carried in The Kashmir Times, Lokma...

By Praful Bidwai

No government in India has bent over backwards to please a civil society campaign as much as the Manmohan Singh government, in respect of the Jan Lokpal (ombudsman) Bill, drafted by a small group of people, including Anna Hazare, nominated by an NGO called India against Corruption (IAC). And no single individual’s act has recently attracted as much popular support as Mr Hazare’s fast for passing the Bill on terms dictated by him by an impossibly short deadline.

The result of the drama unfolding over the past fortnight is that India may have a somewhat stronger Lokpal than intended in the flawed official Bill. But the Lokpal will also probably have excessive power and inadequate accountability. A lot will depend on how wisely Parliament’s Standing Committee on legal matters handles the issue, and whether Team Anna shows more flexibility than it has done so far.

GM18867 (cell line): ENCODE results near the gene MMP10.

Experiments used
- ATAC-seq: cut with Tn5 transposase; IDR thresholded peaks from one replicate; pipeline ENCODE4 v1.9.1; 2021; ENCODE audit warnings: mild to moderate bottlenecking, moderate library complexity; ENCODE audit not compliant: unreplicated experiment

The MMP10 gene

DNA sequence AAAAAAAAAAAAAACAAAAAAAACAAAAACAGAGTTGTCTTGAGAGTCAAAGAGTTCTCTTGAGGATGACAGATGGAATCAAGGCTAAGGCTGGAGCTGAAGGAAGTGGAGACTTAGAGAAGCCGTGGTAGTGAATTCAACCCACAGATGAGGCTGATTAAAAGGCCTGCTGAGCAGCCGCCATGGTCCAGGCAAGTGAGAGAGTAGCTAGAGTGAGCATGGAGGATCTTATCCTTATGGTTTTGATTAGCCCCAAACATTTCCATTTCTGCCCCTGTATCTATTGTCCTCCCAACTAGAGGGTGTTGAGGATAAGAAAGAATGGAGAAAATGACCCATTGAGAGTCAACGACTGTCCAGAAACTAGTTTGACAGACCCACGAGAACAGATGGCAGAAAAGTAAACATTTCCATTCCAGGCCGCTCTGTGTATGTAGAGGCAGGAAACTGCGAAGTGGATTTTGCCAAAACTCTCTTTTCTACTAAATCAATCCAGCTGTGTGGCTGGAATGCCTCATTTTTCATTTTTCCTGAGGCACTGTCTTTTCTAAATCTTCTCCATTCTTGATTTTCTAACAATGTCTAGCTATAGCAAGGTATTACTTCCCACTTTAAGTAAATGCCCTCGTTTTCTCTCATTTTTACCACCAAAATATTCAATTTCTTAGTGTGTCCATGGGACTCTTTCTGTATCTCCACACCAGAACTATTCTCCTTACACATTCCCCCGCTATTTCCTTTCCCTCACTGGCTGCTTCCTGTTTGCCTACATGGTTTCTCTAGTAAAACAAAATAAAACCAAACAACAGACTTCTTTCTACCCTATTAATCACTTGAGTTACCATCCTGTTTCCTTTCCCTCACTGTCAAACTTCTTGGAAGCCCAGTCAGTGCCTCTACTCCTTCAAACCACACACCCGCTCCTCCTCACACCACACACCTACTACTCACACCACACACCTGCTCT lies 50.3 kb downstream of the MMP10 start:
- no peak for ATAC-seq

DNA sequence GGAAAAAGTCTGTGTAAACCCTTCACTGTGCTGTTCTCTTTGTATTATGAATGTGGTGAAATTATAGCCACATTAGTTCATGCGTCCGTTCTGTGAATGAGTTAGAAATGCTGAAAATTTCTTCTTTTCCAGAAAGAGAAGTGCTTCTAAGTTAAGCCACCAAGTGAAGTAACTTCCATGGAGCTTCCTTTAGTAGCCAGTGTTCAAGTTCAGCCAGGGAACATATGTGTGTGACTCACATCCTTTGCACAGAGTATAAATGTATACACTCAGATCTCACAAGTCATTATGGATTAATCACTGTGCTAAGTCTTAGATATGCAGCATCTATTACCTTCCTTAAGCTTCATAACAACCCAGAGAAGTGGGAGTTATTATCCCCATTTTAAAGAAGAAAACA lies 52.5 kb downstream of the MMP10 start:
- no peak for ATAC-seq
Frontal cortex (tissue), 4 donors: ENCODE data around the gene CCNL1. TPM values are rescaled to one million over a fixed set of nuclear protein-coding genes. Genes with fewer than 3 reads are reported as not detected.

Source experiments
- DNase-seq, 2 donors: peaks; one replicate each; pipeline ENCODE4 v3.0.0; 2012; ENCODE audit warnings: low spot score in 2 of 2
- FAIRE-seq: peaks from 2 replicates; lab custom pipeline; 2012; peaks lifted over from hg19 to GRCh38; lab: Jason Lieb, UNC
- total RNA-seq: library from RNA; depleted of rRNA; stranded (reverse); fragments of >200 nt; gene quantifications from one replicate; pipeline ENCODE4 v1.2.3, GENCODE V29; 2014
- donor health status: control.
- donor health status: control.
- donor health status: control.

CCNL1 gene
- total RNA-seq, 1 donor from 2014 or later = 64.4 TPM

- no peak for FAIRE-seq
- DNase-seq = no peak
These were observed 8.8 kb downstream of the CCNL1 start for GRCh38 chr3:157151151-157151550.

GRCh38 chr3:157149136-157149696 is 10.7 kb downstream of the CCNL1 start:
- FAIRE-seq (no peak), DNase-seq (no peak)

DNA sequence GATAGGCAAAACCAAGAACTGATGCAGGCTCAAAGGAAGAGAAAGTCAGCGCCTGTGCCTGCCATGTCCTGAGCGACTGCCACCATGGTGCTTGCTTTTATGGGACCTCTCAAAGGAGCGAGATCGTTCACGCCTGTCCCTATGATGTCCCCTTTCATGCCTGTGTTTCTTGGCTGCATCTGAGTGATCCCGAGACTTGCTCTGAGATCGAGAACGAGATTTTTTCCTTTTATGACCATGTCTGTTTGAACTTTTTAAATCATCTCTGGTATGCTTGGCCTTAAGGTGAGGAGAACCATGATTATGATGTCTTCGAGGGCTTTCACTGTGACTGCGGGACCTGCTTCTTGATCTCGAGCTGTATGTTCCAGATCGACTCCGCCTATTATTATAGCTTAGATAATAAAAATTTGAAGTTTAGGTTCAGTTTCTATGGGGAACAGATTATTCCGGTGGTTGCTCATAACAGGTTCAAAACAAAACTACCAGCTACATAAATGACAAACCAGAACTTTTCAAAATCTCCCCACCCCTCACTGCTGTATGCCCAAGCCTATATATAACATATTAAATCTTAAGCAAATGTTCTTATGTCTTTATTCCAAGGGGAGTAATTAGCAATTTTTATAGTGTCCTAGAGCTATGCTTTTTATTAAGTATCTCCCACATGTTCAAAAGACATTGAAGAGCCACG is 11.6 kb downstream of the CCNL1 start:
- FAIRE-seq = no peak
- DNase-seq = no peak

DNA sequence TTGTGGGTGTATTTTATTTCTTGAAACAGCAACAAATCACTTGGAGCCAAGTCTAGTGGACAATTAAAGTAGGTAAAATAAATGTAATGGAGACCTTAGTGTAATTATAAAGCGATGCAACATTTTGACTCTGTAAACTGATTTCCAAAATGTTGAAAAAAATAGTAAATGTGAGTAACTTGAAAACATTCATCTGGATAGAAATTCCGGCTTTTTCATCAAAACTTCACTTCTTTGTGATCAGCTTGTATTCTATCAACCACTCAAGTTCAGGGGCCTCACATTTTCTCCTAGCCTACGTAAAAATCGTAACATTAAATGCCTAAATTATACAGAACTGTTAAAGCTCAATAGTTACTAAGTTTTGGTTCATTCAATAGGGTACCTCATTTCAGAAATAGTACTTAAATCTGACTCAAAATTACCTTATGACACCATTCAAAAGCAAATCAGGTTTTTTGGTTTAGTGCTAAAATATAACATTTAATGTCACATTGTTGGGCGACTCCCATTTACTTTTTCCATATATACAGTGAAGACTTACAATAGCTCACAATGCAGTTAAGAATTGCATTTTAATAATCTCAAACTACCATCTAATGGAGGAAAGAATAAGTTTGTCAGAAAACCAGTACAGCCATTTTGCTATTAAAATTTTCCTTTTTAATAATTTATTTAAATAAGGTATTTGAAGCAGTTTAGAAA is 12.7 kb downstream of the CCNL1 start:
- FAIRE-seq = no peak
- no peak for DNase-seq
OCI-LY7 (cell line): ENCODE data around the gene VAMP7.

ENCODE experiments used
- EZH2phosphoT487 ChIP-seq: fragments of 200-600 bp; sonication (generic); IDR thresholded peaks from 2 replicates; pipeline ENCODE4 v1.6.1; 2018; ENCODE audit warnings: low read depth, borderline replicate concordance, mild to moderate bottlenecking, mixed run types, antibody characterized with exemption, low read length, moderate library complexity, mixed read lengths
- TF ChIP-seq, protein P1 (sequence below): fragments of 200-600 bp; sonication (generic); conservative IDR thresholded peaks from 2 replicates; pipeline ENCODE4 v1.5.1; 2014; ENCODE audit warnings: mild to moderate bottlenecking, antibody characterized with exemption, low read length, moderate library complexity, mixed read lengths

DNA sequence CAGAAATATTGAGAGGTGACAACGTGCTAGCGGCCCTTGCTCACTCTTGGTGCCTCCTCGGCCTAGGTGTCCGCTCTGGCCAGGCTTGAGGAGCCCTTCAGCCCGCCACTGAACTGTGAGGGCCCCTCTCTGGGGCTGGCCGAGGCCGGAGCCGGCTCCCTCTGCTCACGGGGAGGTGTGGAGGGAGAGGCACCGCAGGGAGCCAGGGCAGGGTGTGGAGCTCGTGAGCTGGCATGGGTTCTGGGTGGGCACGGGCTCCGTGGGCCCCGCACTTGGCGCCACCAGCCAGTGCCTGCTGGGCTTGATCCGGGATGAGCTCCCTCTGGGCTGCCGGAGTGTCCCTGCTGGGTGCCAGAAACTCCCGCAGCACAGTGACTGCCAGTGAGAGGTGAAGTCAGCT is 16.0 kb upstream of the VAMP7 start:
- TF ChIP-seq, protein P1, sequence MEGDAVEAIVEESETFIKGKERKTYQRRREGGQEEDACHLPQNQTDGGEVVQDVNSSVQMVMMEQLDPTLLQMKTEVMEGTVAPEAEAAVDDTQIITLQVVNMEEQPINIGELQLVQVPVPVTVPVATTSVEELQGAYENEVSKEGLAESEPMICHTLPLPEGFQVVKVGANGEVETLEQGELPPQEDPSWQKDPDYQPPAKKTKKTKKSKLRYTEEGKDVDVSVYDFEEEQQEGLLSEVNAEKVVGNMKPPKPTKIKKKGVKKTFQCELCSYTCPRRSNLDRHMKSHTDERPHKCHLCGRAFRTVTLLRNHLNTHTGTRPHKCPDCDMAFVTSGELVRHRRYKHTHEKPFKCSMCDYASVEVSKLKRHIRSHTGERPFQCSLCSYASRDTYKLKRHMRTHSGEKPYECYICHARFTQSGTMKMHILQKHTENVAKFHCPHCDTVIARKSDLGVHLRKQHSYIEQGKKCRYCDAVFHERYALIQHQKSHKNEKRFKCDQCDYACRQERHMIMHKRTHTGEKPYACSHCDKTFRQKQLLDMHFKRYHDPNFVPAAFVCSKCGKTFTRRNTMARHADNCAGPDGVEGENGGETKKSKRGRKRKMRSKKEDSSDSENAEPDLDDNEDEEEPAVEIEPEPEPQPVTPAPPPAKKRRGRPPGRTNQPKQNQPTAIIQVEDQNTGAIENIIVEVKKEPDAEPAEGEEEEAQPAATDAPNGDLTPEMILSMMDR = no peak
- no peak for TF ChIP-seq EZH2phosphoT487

Equally important, the government’s strong-arm tactics and inept actions have set a precedent, which strengthens a particular type of civil society movements, which bypass the normal processes of democracy. They lay claim to moral authority superior to that of the elected representatives of the people and have a dangerous potential for vigilantism.

The government wasn’t sincere about the Lokpal and drafted a badly flawed Bill. But IAC’s Jan Lokpal Bill too is substantively flawed, and its method coercive and undemocratic. An all-powerful Lokpal is no magic wand against corruption. The Lokpal would enter the picture only after corruption has occurred. But to pre-empt, prevent and control corruption, especially where it affects the poor, other means are needed.